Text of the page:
McKidd found Hikma’s body dumped in a building in the stadium complex, with broken ribs and bluish bruises on her face. He learned that a second friend also died from other friends who called him while he was in an ambulance transporting Hikma’s body to the hospital.

“I cannot describe in words how sad I am about the loss of my sister,” said Noor Laila, Hakim’s older brother. “She was just a big fan of Arima who wanted to watch her favorite team play. She shouldn’t die for just that,” she said, wiping her tears.

President Joko Widodo has ordered the Premier League soccer to be suspended until safety is reassessed and security is tightened. The Indonesian Football Association also banned Arima from hosting football matches for the remainder of the season.

Arima FC President Gelang Widya Pramana expressed his grief and deepest apologies to the victims and to the Indonesian people, and said he is ready to take full responsibility for the tragedy at his team’s stadium.

He said that the management, coach and players were shocked and silent.

“I am ready to provide assistance, even though it will not be able to restore the lives of the victims,” ​​Pramana said at a press conference on Monday at Arima headquarters in Malang.

“This incident was beyond expectations and beyond reason…in a match that only our fans watched and not a single fan of our opponents,” he said, crying. “How could that match kill more than 100 people?”

He said Arima Football Club is ready to accept any sanctions from the Indonesian Football Association and the government, “and we hope that this will be a very valuable lesson.”

Security Minister Mohamed Mahfouz said he will lead an investigation to look into violations of the law in the disaster and make recommendations to the president to improve football safety. The investigation will be completed within three weeks.

Mahfouz instructed the leaders of the national police and army to punish the perpetrators of the crimes and actions that led to the stampede.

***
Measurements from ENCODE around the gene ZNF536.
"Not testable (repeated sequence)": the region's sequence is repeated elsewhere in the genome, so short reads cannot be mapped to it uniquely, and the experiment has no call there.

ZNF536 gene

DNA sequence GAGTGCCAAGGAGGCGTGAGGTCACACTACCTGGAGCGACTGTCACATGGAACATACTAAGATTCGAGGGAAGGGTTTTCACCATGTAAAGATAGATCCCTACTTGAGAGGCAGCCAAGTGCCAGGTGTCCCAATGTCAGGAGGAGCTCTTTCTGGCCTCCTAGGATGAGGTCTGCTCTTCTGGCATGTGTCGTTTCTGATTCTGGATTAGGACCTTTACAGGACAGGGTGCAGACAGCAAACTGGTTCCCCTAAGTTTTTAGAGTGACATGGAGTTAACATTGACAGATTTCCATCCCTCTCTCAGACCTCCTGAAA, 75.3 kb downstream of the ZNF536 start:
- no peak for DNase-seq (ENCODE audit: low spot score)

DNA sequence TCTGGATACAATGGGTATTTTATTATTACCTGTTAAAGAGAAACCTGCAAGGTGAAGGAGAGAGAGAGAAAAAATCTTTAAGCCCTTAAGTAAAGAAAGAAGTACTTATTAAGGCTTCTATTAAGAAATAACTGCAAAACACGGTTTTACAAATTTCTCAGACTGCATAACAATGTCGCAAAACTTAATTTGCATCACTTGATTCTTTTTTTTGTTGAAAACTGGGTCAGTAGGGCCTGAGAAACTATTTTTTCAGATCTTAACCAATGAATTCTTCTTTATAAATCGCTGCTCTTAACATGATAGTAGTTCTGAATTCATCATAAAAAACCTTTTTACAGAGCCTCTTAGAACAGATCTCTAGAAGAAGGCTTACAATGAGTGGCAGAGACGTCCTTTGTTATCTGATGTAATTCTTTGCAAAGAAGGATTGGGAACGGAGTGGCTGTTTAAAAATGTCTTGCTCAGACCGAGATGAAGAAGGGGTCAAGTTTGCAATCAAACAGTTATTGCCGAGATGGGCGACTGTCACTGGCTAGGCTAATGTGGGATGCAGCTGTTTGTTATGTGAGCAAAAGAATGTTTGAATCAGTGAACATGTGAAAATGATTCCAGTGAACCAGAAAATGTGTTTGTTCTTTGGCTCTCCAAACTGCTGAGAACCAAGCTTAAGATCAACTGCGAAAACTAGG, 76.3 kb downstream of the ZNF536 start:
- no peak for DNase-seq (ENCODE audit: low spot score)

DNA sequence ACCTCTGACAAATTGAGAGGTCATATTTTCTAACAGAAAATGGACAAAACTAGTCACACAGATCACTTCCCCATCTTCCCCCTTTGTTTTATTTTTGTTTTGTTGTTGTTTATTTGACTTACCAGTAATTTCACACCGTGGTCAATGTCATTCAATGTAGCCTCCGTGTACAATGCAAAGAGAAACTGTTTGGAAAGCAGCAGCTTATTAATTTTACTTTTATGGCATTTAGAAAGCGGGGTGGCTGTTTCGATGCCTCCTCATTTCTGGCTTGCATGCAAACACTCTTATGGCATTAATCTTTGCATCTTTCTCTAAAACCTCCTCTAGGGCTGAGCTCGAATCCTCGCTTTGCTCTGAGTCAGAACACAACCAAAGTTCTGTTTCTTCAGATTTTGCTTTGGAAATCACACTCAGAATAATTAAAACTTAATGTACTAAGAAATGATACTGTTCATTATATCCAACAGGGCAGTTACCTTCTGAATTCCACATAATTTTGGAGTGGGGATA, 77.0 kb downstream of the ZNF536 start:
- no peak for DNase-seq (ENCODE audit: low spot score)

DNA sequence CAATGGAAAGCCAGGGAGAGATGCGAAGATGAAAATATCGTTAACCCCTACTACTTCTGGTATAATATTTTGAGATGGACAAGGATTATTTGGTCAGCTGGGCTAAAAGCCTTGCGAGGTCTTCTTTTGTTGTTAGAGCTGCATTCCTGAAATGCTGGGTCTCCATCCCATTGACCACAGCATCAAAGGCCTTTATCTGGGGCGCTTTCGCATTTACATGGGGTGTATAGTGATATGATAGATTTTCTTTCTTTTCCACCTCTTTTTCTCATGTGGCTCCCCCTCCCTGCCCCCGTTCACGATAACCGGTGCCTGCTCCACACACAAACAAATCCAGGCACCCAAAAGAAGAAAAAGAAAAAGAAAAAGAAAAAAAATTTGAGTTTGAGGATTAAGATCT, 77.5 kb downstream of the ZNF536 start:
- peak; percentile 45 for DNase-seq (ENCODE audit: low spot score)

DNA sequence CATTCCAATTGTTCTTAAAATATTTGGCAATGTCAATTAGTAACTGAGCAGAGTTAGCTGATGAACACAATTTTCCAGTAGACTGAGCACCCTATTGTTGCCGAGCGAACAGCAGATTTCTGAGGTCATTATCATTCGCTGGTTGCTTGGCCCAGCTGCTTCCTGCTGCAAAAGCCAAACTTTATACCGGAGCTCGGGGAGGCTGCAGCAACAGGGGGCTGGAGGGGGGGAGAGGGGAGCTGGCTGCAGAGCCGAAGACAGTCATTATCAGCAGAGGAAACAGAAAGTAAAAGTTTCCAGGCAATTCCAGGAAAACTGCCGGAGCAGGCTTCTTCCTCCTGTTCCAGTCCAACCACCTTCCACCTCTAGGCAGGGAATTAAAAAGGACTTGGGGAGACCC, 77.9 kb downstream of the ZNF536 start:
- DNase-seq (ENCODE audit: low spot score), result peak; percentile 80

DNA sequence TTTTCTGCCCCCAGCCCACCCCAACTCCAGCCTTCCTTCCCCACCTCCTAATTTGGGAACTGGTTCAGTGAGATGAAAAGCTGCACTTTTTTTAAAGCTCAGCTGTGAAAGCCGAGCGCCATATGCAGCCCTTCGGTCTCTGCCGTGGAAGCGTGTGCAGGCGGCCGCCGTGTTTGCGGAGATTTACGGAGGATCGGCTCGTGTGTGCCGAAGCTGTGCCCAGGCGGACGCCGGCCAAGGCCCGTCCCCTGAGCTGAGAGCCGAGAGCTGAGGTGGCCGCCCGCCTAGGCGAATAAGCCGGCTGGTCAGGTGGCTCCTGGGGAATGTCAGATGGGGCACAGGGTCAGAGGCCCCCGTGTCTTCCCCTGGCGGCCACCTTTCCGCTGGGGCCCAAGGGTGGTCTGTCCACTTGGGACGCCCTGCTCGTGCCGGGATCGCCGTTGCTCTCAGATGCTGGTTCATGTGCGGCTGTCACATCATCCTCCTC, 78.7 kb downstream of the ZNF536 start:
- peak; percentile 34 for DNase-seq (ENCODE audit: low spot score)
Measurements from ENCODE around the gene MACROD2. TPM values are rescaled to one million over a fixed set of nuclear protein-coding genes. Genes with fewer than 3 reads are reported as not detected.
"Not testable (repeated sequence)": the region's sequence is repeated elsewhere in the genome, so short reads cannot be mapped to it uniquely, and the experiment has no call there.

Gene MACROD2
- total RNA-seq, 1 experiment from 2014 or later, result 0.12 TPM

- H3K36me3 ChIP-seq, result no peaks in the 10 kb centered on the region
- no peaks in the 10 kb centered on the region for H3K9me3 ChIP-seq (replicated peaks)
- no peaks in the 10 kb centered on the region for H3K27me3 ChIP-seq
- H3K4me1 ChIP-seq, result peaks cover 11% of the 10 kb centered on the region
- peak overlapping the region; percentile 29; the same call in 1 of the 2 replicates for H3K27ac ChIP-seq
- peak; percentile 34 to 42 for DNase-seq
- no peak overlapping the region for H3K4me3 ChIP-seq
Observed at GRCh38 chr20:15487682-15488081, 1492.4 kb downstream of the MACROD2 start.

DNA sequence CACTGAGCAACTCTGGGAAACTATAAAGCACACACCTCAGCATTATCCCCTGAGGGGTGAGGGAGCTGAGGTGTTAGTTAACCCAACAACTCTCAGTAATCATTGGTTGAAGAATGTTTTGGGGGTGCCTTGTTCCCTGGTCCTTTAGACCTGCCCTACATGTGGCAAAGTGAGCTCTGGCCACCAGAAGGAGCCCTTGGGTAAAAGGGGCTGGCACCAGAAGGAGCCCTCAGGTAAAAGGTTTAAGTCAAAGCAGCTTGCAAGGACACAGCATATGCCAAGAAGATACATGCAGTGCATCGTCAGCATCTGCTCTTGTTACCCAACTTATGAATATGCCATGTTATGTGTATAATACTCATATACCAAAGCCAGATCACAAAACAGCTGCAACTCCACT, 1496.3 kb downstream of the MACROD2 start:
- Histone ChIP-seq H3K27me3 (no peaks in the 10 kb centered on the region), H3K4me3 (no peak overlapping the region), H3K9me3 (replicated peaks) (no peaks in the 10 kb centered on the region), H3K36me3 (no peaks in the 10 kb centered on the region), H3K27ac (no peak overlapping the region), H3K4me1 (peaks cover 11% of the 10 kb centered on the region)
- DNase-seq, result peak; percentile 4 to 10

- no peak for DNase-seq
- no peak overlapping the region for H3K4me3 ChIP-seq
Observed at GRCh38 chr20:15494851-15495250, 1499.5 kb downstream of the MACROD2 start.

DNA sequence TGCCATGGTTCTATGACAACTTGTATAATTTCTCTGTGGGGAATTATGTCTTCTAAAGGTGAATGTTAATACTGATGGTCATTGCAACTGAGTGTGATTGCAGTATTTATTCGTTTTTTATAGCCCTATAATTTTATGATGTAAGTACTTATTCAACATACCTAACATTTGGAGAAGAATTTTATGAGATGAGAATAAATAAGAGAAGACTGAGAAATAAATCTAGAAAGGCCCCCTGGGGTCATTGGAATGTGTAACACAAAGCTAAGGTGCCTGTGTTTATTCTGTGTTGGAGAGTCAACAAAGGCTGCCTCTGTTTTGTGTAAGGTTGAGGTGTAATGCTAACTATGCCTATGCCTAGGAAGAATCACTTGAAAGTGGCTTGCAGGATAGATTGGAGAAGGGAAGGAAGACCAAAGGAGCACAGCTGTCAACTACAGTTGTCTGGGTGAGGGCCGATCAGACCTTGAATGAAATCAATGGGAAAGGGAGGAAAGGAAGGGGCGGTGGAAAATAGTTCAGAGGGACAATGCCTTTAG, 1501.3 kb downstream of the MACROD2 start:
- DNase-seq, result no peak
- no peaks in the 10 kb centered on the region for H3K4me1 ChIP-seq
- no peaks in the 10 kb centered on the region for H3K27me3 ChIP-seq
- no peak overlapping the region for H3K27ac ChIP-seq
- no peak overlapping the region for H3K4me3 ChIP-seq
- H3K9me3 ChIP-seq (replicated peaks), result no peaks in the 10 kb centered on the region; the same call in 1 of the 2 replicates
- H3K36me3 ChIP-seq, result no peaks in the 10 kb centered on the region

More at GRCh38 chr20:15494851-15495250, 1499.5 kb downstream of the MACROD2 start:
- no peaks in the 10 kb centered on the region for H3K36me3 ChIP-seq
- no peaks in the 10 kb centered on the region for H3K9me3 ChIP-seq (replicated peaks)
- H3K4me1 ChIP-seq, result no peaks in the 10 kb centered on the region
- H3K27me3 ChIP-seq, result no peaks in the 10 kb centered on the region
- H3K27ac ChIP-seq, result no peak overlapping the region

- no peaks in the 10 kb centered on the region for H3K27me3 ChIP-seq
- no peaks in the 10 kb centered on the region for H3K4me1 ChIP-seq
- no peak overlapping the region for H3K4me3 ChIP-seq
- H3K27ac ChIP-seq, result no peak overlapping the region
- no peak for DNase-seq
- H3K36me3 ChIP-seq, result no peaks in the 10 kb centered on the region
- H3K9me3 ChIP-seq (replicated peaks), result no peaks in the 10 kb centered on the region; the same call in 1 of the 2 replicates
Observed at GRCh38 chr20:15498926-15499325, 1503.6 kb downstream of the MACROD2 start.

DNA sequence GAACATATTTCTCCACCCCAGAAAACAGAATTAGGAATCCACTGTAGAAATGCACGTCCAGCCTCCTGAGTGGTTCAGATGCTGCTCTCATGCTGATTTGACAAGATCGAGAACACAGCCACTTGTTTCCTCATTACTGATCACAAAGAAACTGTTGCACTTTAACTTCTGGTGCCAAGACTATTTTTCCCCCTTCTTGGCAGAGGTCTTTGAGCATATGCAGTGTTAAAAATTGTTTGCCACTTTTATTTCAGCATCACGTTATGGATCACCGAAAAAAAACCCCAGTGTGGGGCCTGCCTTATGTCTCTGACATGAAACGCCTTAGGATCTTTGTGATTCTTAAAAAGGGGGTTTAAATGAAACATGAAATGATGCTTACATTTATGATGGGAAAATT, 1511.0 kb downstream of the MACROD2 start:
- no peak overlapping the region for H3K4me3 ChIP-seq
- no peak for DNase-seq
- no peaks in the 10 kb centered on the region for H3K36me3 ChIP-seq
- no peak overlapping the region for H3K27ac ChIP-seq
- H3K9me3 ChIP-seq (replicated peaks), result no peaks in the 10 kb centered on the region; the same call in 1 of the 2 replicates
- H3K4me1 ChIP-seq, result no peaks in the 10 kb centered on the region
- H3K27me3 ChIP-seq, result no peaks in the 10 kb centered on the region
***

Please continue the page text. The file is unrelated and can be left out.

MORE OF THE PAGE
“The government has urged the National Police to evaluate its security measures,” Mahfouz said in a press conference.

Amnesty International, a rights group, has urged Indonesia to investigate the use of tear gas and ensure that those responsible are brought to a public trial. While FIFA has no control over domestic matches, it has advised against the use of tear gas in football stadiums.

Despite Indonesia’s lack of international fame in the sport, riots are rife in the football-obsessed country where bigotry often ends in violence. Data from Indonesia’s soccer watchdog, Save Our Soccer, showed that 78 people have died in game-related accidents over the past 28 years.

Saturday’s match was among the world’s worst crowd disaster in sports, including the 1996 World Cup qualifiers between Guatemala and Costa Rica in Guatemala City in which more than 80 people were killed and more than 100 injured. In April 2001, more than 40 people were killed during a soccer match Foot in Ellis Park in Johannesburg, South Africa. In February 2012, 74 people were killed and more than 500 injured after a match between rivals Al-Masry and Al-Ahly when thousands of Al-Masry fans stormed the stadium and attacked the visiting fans. As a result, the Egyptian League was suspended for two years